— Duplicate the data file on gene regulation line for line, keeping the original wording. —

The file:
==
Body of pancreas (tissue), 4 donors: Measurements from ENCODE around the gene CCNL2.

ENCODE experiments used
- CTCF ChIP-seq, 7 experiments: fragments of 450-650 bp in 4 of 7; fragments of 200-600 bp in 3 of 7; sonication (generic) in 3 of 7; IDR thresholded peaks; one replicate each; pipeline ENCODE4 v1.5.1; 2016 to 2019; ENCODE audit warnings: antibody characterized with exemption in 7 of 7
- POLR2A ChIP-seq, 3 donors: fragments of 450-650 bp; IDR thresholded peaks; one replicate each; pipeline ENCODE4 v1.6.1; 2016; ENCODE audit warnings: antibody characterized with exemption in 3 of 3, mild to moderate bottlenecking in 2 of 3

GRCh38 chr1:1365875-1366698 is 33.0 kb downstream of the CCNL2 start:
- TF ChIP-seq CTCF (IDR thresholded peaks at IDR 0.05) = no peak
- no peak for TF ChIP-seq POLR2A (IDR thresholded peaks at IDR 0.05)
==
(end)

Body of pancreas (tissue), 4 donors: Measurements from ENCODE around the gene CCNL2.

ENCODE experiments used
- CTCF ChIP-seq, 7 experiments: fragments of 450-650 bp in 4 of 7; fragments of 200-600 bp in 3 of 7; sonication (generic) in 3 of 7; IDR thresholded peaks; one replicate each; pipeline ENCODE4 v1.5.1; 2016 to 2019; ENCODE audit warnings: antibody characterized with exemption in 7 of 7
- POLR2A ChIP-seq, 3 donors: fragments of 450-650 bp; IDR thresholded peaks; one replicate each; pipeline ENCODE4 v1.6.1; 2016; ENCODE audit warnings: antibody characterized with exemption in 3 of 3, mild to moderate bottlenecking in 2 of 3

GRCh38 chr1:1365875-1366698 is 33.0 kb downstream of the CCNL2 start:
- TF ChIP-seq CTCF (IDR thresholded peaks at IDR 0.05) = no peak
- no peak for TF ChIP-seq POLR2A (IDR thresholded peaks at IDR 0.05)